Death Valley traffic boosts IWV economy

Rebecca Neipp

News Review Staff Writer

Death Valley traffic boosts IWV economyAnother record-breaking year for visitors in Death Valley National Park translated to an uptick in traffic for local hospitality, as well.

More than 1.7 million people visited the park last year — marking a consistent increase in traffic since 2016 and more than doubling the number of visitors since 2009.

“It’s great that more people are experiencing this spectacular place,” said Death Valley Superintendent Mike Reynolds.

But it’s also “fantastic news” for Ridgecrest, said local hotelier Dan Spurgeon.

“We have seen a sharp increase in our Death Valley travelers and it mirrors the park’s increase. For the local folks looking at this, there are a select number of hotels in Death Valley, and when they are full, those visitors back up to Ridgecrest.”

Spurgeon said that during the last week of December, SpringHill Inn and Suites was completely sold out, and an estimated 60 percent of those visitors were here to see Death Valley. SpringHill experienced the same scenario on President’s Day weekend.

“And that’s just one hotel.” Across the street, Bill Farris Jr., director of sales for Hampton Inn, reported that they experienced “a very similar demand.

Spurgeon noted that many of those travelers were families of four or more.

“These visitors, while great for local hotels, also benefit local restaurants, gas stations and retail outlets,” said Farris.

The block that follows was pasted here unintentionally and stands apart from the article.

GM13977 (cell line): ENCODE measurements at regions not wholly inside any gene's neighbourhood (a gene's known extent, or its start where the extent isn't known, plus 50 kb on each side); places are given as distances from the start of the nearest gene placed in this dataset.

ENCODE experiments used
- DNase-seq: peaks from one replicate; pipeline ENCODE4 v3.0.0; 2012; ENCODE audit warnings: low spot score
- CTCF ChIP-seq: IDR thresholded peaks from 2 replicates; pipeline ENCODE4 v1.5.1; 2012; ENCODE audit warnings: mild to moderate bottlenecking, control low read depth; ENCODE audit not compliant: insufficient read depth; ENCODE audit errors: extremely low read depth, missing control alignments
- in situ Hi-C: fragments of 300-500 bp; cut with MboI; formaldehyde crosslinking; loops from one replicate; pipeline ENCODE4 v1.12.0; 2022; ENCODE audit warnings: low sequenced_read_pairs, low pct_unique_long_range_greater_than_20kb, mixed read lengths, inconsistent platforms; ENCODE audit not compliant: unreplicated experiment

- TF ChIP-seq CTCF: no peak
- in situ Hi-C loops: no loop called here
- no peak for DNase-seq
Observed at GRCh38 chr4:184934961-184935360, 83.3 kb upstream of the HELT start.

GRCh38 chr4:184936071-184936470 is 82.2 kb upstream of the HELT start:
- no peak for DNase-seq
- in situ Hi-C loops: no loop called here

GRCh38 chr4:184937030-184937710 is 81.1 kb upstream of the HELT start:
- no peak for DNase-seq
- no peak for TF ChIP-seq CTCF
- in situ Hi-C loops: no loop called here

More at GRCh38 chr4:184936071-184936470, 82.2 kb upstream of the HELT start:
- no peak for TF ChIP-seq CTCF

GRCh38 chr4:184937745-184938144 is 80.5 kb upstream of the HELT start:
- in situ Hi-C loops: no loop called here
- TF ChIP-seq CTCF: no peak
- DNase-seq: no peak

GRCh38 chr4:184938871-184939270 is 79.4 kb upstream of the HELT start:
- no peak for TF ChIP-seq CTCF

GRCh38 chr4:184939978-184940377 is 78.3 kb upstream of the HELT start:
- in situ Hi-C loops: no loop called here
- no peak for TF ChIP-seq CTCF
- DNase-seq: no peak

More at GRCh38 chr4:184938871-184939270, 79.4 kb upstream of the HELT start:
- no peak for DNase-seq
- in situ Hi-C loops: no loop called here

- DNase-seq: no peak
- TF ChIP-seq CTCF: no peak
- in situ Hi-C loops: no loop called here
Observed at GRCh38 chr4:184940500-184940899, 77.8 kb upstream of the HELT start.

Thousands of room- nights bring in hundreds of thousands of dollars (or more) into the local hospitality industry. Market multipliers suggest that each dollar spent on accommodations comes with an additional two dollars spent on supporting industry — resulting in millions being poured into the closed economy, with tens of thousands going toward revenue the tax base that funds local services.

One drawback of the sharp increase in visitors, said Reynolds, is the difficulty in educating so many new visitors about how to avoid leaving damage to the landscape.

“Less than 10,000 people visited Death Valley in 1933, the year it was first protected as a national monument,” stated a Death Valley ranger.

With visitation trending upward for more than a decade, the park hit another milestone last year — more than 50 million have now visited the park.

For more information visit nps.gov/deva.

Story First Published: 2020-03-06